I couldn’t live without my Gameboy Advance SP!

Nintendo Gets Back in the Game
TOKYO (Reuters) – Only a few months ago, it looked like it was ‘game over’ for Nintendo.
Its mainstay GameCube console was losing ground toMicrosoft’s Xbox and Sony, which had already ousted the company from the top slot in the home market, announced plans for a hand-held game machine to challenge Nintendo’s Gameboy Advance.
Nintendo answered with a series of price cuts that rejuvenated GameCube demand and sent holiday sales up more than 70 percent from a year ago. It is also launching a new, hand-held game machine that is not as high-tech as what Sony and Microsoft plan to roll out but still breaks new ground in the gaming world.
Investors are starting to sit up and take notice.
“It’s undergoing a bit of a reconciliation and if you stop forecasting worst case scenarios, it looks quite cheap,” said Jeremy Hall, a fund manager at Henderson Global Investors.
The stock had a dismal 2003, tumbling to a six-year low in May and losing 10 percent in a year when the Tokyo stock market posted its biggest rise since 1999.
Analysts say that was an overreaction, especially given Nintendo’s solid finances.
“If you consider that its balance sheet is ridiculously strong and there is so much in cash and assets…then I don’t think the company’s valuation has been formally recognized,” KBC Securities analyst Hiroshi Kamide said.
It has 660 billion yen ($6.18 billion) in cash and carries a price-to-book (PB) ratio — a favorite indicator for value investors — of 1.6, compared with valuations of 7.9 for software competitor Electronic Arts and 1.8 for Sony.
If Nintendo’s PB ratio rose to 1.83, the average level for all the companies included in Japan’s benchmark Nikkei 225 N225> , the stock would reach 11,880 yen. That is 15 percent above Thursday’s closing price of 10,370, which was up four percent from the start of the year.
Sony and Microsoft are developing microprocessors to power the next generation of game machines, but Nintendo seems to be heading in the opposite direction — so much so that one high-ranking Sony executive recently joked that Nintendo’s next new product might be a deck of cards.
The comment was a dig at the company’s humble origins as a maker of playing cards, but also a reference to Nintendo’s notion that video games should be fun and simple, like toys.
With that in mind, Nintendo has unveiled details of a new, portable video game system, codenamed “Nintendo DS.” The hand-held device, due for launch later this year, will feature two LCD screens, one above the other.
“It’s going to be a challenge for Nintendo to compete with Sony and Microsoft technologically, so it behoves Nintendo to try different forms of gaming, such as the “DS” product,” said Credit Suisse First Boston analyst Jay Defibaugh.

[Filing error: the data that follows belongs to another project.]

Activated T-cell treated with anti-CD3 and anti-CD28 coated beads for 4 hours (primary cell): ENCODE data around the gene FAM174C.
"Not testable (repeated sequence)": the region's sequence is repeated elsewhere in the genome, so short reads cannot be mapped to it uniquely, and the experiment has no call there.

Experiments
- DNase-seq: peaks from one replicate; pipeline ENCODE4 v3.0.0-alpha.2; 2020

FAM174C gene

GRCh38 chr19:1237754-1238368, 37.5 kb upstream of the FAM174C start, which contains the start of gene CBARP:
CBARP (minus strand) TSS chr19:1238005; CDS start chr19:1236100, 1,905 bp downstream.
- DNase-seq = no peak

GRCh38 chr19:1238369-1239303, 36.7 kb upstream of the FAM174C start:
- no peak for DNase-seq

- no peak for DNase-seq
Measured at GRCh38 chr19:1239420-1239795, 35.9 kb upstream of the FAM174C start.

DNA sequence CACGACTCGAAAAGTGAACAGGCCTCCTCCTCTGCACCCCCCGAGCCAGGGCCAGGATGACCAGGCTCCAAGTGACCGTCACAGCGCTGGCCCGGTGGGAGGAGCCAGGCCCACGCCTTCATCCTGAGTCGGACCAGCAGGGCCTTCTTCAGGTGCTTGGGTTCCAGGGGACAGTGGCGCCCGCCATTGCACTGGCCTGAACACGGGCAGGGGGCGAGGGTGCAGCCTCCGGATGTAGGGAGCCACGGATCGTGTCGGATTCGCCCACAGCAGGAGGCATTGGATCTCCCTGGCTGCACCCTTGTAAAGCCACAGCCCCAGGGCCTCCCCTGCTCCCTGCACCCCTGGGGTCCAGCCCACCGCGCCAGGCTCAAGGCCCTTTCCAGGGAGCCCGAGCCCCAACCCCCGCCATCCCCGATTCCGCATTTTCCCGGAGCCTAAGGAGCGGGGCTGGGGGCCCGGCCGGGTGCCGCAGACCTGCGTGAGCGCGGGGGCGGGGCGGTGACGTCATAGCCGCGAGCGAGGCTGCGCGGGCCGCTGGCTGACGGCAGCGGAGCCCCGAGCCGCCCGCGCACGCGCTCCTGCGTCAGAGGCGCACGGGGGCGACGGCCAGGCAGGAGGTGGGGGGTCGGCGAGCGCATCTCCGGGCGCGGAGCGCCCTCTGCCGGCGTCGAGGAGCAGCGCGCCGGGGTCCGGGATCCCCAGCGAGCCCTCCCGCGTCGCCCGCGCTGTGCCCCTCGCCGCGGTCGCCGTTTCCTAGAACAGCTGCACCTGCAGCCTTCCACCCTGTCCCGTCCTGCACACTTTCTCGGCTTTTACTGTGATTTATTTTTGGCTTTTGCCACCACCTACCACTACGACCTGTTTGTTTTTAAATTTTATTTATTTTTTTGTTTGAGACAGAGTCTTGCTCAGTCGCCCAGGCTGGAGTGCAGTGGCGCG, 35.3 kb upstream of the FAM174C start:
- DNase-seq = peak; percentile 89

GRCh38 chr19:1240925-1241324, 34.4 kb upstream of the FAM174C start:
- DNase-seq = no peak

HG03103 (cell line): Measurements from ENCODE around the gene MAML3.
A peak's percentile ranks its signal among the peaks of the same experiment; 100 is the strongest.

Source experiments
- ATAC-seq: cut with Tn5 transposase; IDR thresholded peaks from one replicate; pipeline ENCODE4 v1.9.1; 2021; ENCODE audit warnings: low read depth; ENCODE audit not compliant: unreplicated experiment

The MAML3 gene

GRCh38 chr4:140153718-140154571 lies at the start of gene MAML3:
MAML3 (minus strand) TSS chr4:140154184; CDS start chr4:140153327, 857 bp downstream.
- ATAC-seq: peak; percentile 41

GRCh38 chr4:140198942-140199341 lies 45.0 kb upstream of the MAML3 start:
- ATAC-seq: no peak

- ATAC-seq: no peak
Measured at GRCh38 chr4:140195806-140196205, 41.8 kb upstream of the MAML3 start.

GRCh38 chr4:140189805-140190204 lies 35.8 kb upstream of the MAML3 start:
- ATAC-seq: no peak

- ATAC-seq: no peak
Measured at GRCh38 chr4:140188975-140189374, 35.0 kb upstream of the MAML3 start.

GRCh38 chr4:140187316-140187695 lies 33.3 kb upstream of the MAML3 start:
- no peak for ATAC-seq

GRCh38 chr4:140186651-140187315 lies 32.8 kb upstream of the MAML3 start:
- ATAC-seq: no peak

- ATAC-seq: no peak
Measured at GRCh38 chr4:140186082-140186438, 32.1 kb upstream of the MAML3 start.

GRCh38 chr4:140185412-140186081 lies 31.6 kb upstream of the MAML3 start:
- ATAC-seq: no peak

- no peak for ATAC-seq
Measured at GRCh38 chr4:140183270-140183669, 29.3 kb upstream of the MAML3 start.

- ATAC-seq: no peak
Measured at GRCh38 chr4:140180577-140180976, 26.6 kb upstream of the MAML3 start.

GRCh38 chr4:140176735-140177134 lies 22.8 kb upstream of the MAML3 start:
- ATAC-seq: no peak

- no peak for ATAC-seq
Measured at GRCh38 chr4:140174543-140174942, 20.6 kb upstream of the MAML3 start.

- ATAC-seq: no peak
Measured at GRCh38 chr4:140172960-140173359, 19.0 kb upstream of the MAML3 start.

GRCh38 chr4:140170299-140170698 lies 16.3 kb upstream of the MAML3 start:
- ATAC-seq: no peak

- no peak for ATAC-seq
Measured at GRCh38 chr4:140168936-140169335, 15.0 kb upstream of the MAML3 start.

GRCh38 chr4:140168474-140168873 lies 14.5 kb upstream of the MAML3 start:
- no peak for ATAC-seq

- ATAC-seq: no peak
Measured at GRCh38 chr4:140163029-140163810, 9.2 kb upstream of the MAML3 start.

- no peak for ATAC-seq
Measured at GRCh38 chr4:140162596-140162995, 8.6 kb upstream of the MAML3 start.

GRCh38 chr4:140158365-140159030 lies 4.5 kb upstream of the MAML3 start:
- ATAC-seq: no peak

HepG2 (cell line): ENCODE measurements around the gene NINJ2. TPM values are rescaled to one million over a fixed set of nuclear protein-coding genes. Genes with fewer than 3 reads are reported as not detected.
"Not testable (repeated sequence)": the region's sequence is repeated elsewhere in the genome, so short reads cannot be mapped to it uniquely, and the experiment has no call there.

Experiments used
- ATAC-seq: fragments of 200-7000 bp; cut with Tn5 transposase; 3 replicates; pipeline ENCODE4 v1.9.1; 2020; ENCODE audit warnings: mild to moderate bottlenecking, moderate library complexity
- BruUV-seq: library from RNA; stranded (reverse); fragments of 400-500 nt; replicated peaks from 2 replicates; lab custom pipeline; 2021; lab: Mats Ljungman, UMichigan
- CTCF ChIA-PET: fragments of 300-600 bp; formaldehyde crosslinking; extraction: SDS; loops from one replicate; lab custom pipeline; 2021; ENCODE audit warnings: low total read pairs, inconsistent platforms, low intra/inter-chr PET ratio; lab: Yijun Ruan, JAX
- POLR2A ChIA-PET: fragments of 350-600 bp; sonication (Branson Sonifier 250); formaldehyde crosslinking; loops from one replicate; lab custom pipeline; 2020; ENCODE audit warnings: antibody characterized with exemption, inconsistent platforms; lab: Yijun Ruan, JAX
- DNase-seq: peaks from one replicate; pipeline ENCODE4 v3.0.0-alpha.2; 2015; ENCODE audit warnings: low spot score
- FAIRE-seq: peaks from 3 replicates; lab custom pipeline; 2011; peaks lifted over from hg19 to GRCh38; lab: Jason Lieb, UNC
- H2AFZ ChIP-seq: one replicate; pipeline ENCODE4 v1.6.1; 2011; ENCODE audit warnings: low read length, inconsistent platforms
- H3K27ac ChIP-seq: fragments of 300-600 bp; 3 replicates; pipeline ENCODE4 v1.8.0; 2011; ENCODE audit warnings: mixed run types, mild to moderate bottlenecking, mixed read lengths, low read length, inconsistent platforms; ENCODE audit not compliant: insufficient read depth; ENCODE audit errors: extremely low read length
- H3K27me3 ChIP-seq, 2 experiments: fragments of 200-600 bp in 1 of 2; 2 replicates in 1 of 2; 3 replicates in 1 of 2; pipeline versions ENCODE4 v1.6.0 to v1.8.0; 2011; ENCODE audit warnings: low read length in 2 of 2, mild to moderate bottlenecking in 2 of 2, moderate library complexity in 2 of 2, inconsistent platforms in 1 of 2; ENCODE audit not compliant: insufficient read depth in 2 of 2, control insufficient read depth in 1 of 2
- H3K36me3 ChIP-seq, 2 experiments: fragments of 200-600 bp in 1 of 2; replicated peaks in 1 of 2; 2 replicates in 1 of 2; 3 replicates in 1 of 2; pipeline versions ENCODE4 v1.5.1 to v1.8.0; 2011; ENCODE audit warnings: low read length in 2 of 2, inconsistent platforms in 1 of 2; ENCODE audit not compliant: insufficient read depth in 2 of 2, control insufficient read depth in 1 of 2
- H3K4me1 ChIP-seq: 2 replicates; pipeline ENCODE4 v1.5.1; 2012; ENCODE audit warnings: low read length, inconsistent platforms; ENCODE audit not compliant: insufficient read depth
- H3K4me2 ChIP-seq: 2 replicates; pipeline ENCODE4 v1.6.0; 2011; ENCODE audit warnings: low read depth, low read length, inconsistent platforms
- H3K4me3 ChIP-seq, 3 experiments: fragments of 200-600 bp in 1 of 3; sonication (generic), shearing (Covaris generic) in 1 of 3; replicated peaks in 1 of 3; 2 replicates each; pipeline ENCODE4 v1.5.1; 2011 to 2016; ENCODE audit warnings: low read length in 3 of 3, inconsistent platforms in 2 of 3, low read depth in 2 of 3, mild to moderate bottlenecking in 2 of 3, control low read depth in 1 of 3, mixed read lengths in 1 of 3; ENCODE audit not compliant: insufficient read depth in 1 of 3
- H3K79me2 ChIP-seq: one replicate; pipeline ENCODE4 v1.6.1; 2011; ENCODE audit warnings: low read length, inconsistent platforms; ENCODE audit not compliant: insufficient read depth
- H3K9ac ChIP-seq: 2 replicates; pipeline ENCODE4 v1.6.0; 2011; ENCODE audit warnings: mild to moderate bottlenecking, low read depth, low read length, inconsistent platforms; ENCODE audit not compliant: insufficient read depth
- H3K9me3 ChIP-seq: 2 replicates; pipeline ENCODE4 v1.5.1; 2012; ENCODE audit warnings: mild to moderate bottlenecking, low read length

It already has one hand-held product in the Gameboy Advance, which controls almost the entire portable gaming market, but Nintendo says the new “DS” is unlike any existing game system.
The dual screens might allow the user to view the game from two angles at once, in racing games for example.

Nintendo’s new product might still be overshadowed by Sony’s PSP, an advanced hand-held gaming device set for launch by the end of the year.
Sony’s PlayStation guru, Ken Kutaragi, has said the PSP will be the “Walkman for the 21st century” and it will play not only games, but music and movies as well.
The “simple is best” strategy has not helped Nintendo in the home console market, where the company is neck and neck with Microsoft for second place, way behind Sony, whose PlayStation 2 (PS2) controls roughly two-thirds of the market.
But Nintendo has seen a surge in sales in the United States after it slashed GameCube prices to less than $100, a 40-percent discount to PS2 and Xbox.
Nintendo officials now say it will “easily” meet a target for the year to March to sell six million GameCubes, a goal that looked very much in doubt when it sold less than a million units in the first six months of the business year.
“You can explain almost all of the recovery, the renaissance in GameCube interest with the price cut,” said CSFB’s Defibaugh.
One concern is Nintendo’s exposure to currency fluctuations since it generates over 70 percent of its revenue overseas and foreign profits will be cut in yen terms by the yen’s strength.
Goldman Sachs analyst Ken Uryu wrote in a note to clients Last week that if the dollar stayed around its current level of 106 yen until the end of March, there was a danger that Nintendo would suffer a currency-related loss of 65 billion yen.
Nintendo based its net profit forecast of 60 billion yen for the year to end-March — which would be down 11 percent from last year — on an assumed dollar rate of 114 yen.
Analysts say this does not affect the company’s intrinsic value but the yen’s strength will have an impact on earnings because Nintendo holds almost $5 billion of dollar-denominated assets that are revalued in yen terms every six months based on prevailing currency rates.